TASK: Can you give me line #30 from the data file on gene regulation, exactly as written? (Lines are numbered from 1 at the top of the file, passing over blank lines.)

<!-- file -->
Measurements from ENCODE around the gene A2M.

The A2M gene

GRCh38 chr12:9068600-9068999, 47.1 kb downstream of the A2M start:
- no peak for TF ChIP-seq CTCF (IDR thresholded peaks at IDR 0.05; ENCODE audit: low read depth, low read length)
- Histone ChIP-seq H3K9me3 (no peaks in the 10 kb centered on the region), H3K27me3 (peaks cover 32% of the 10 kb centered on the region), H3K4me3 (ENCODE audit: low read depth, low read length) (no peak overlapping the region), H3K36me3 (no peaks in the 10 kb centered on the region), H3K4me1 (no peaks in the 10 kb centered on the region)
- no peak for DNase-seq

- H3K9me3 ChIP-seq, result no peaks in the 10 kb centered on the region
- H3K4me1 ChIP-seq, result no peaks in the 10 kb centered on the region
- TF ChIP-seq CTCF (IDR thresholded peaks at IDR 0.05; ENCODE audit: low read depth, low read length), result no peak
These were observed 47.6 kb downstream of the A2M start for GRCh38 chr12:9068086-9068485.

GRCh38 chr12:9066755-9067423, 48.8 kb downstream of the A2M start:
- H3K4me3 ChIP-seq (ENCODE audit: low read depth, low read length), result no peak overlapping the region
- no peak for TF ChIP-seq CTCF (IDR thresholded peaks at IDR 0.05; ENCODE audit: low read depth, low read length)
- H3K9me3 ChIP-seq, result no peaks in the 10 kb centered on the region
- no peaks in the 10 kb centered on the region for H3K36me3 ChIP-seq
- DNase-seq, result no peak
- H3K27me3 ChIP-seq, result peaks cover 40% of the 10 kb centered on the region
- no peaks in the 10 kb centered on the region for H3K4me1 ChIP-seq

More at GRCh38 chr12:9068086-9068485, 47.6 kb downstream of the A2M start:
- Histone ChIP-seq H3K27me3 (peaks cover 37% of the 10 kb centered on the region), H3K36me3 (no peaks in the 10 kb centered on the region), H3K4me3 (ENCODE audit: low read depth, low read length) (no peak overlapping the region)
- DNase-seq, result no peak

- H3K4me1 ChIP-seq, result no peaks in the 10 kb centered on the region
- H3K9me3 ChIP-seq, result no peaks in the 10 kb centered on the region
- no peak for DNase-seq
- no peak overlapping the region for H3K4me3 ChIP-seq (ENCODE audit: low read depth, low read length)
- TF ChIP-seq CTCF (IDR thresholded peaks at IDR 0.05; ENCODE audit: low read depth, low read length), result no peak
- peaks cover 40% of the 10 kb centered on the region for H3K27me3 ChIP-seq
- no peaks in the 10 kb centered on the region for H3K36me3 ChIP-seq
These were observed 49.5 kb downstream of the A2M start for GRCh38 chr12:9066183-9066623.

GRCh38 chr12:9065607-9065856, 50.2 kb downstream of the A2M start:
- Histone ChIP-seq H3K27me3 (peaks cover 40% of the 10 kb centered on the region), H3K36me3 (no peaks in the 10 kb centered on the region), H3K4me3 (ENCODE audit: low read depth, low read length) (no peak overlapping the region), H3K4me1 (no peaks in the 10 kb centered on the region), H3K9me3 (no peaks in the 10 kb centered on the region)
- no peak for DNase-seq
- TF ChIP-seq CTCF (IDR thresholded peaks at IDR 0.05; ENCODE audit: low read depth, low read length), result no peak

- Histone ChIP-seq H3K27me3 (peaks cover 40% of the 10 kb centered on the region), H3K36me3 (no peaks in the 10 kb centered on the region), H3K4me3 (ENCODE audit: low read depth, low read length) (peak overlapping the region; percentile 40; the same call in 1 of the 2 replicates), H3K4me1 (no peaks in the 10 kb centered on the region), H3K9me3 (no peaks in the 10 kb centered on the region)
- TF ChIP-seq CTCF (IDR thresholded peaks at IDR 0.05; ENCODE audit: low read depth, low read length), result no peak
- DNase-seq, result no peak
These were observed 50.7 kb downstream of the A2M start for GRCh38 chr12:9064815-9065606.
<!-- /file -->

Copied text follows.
GRCh38 chr12:9065607-9065856, 50.2 kb downstream of the A2M start: